Election Numbers Broken Down, What Voters Need To Know Ahead Of Election Day

YORK COUNTY, S.C. — We’re just one week away from the November 3rd General Election.

And it’s safe to say, voter registration offices across the Palmetto State are busier than ever preparing for the big day.

In York County, like anywhere else, voters continue to break records. In person voting up until now is more than 30,000 ballots cast, again that’s just in York County.

We also spoke with Voter Registration officials in Lancaster County where they’ve been busy from the start. They say they’re seeing about 1,400 people a day there come out to vote and they expect that number to increase closer to Election Day.

Mary Ann Hudson – the director of the elections office in Lancaster County – says whenever you choose to vote, it definitely counts. Whether mail in or in person absentee, Lancaster County has seen 20,000 votes so far. In South Carolina, absentee ballots get counted on Election Day at 7 p.m. once polls close.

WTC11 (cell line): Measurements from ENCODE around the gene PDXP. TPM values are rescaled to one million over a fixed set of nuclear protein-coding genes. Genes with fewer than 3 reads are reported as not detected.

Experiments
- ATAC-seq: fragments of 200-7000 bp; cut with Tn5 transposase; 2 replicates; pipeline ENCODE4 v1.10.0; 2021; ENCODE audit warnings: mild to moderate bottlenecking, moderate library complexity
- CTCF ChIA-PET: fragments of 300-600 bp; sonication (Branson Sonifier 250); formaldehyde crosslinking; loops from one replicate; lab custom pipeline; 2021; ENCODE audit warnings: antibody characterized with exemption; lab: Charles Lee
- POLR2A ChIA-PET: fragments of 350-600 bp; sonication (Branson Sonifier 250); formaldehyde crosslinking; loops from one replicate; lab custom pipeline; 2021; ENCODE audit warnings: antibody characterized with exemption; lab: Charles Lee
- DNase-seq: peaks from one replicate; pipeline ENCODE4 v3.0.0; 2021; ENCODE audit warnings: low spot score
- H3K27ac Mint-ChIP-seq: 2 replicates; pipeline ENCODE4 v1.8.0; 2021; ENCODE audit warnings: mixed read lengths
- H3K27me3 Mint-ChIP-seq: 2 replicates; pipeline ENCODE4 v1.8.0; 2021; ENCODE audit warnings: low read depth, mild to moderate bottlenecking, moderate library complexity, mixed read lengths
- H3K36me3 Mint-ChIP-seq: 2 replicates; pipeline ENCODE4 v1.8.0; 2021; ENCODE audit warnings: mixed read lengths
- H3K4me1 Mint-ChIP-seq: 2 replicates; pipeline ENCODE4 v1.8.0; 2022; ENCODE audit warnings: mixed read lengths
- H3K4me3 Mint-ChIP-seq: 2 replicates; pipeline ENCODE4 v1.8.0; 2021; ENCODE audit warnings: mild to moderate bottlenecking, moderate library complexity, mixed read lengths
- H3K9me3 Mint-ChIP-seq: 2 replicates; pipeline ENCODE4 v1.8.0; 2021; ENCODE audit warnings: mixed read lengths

The Sunday before, staff begins separating the envelopes. But each state has different laws on when absentee ballots can be counted.

“If you’ve not voted absentee, don’t worry about it. You’ll probably going to be able to get into your polling location at certain times of the day with no wait whatsoever,” Hudson said. “Now, that probably may not be first thing in the morning, but later on, I think, I think our lines are going to be manageable. Be patient. We’re working hard. Elections offices all over South Carolina, the staff are really working hard and we are trying to do the best we can, but you’re just going to have to know that when you have these numbers, that you’re just going to have to be patient and that you will be able to vote.”

In the story above, we share a picture from a voter in Fort Mill that shows a line of voters waiting to vote for nearly one hour and a half.

But whether in Fort Mill, Rock Hill or anywhere you’re going, depending on what day and time, some folks are in and out in 20 minutes.

If you expect lines to be even longer on Election Day, Hudson says she doesn’t believe that’s the case as they’ll have more stations staffed and people to help, but again if you want to vote early, COVID-19 is an approved excuse.

Anyone can vote early right now.

There’s also a bigger push this year to get folks to vote. Hudson says if everybody decided to vote on Election Day, it would be difficult to process, so that’s a major reason people are being encouraged to vote now

Again, the general election is a week from today, Tuesday, November 3rd.